Acta Vet. Brno 2023, 92: 157-170

The impact of sharing a home with a pet on the physiological state of the human microbiome: a comprehensive study on the Czech population with a focus on filamentous fungi

Jan Wipler1, Zuzana Čermáková2, Vladimír Buchta1, Pavel Žák3, Markéta Vlčková4

1Charles University in Hradec Králové and Hradec Králové University Hospital, Faculty of Medicine, Institute of Clinical Microbiology, Hradec Králové, Czech Republic
2Lab Media Servis s.r.o., Jaroměř, Czech Republic
3Charles University in Hradec Králové and Hradec Králové University Hospital, Faculty of Medicine, 4th Internal Clinic-Haematology, Hradec Králové, Czech Republic
4Charles University and Motol University Hospital, 2nd Faculty of Medicine, Institute of Biology and Medical Genetics, Prague, Czech Republic

Received December 20, 2022
Accepted May 4, 2023

Czechs commonly share their homes with pet animals. However, the likelihood of transmission of filamentous fungi (FF) between the pet and the owner is not well known. The aim of this study was to define the frequency of such transmission. At the same time, the degree of closeness of owner-animal cohabitation, the effect on the spectrum of shared FF and health risk assessment were defined. The effect of previous antibiotic therapy on fungal flora was also assessed. In total, 150 pet owners and 135 pet animals from 125 households provided 911 samples; 80 non-owners provided 320 samples. All owners completed a questionnaire focusing on the level of contact with the pet and information on previous antibiotic treatment. The relationship between the contact index (CI) and the effect of previous antibiotic treatment on the number of FF species shared was quantified. Results were compared with those of non-owners. The CI was very close (CI > 4) in 131 owners (87.3%). A total of 110 FF were isolated. Common FF were found in 42 households (33.6%); 65 FF were identified in the non-owners. In the last year, 46 pets, 43 owners and 25 non-owners used antimicrobial agents. Aspergillus niger was most prevalent in owners and pets and Alternaria alternata in non-owners. The degree of contact intimacy did not seem to have any effect on the joint abundance of FF, but antibiotic treatment had a significant effect on FF abundance in non-owners. This effect was not significant in either owners or pets.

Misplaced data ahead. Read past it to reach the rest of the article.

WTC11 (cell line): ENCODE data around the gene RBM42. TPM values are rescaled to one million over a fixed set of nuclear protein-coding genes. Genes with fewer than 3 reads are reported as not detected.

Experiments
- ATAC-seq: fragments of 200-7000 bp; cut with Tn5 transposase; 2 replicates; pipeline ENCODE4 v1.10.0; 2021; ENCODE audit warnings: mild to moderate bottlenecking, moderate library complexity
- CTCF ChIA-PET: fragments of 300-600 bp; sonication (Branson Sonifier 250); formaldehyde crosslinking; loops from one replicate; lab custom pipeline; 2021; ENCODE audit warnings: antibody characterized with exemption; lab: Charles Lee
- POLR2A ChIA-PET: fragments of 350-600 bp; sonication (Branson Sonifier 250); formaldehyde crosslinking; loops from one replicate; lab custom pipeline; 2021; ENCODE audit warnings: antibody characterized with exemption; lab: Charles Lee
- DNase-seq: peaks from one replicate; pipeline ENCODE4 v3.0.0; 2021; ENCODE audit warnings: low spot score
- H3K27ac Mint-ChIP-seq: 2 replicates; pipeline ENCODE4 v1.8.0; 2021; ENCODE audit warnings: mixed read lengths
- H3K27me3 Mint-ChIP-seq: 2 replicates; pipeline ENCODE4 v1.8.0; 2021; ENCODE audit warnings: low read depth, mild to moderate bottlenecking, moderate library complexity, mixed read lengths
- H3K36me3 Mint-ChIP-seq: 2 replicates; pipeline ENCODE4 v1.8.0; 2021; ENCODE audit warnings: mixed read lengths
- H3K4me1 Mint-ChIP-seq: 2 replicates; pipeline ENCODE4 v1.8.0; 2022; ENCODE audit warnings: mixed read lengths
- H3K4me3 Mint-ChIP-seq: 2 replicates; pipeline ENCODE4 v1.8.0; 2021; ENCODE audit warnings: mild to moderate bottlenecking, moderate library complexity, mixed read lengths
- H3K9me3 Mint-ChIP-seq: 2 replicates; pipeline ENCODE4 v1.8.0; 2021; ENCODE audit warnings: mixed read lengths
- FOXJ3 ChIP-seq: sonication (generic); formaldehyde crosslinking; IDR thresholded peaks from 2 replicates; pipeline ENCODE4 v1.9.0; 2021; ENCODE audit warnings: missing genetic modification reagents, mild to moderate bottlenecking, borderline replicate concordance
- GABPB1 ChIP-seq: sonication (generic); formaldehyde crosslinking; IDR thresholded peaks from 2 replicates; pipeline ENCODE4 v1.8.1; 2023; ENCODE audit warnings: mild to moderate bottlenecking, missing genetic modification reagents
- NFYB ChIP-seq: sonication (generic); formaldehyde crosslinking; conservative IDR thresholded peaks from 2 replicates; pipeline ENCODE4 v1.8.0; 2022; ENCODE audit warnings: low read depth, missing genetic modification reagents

We thank all the pet owner families for their cooperation. This work was supported by Cooperative Research Area Oncology and by the internal grant project SVV 260 398 of the Faculty of Medicine in Hradec Králové of the Charles University in Prague.


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